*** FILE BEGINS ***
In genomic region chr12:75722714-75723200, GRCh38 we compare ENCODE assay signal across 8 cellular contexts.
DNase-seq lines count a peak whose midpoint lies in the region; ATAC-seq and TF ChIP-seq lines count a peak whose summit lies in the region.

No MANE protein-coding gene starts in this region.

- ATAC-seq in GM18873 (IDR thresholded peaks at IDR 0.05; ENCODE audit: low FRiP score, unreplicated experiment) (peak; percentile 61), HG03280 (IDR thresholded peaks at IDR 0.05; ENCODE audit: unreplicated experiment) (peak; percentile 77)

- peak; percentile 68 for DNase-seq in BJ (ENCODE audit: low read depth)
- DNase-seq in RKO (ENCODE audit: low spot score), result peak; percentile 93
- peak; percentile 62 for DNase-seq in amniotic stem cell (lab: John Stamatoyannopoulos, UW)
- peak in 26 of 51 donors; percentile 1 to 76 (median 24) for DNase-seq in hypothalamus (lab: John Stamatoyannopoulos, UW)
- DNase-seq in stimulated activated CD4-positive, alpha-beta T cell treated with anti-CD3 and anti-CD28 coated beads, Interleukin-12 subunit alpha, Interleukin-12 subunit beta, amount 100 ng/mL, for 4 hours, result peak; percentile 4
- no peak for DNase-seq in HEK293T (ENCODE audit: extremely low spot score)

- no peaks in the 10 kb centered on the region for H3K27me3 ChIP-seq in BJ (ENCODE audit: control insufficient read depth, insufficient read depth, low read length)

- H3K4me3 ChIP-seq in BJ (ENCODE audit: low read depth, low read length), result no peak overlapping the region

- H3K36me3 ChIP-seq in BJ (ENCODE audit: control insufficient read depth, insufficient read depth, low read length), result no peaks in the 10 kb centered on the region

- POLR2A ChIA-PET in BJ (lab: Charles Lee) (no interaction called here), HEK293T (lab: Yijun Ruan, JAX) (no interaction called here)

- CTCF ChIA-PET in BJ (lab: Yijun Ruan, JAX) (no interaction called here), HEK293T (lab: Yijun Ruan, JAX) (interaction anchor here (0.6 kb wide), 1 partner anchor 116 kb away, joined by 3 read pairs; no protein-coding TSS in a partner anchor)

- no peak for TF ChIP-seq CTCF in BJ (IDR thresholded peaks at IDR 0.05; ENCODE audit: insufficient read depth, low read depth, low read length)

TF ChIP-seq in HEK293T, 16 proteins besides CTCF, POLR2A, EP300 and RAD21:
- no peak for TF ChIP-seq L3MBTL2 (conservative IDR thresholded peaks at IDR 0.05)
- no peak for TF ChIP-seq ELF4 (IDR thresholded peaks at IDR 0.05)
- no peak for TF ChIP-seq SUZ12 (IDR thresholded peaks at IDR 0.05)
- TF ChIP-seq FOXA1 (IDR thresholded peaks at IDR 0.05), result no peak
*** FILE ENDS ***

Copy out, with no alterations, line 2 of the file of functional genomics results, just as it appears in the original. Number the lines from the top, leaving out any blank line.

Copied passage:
DNase-seq lines count a peak whose midpoint lies in the region; ATAC-seq and TF ChIP-seq lines count a peak whose summit lies in the region.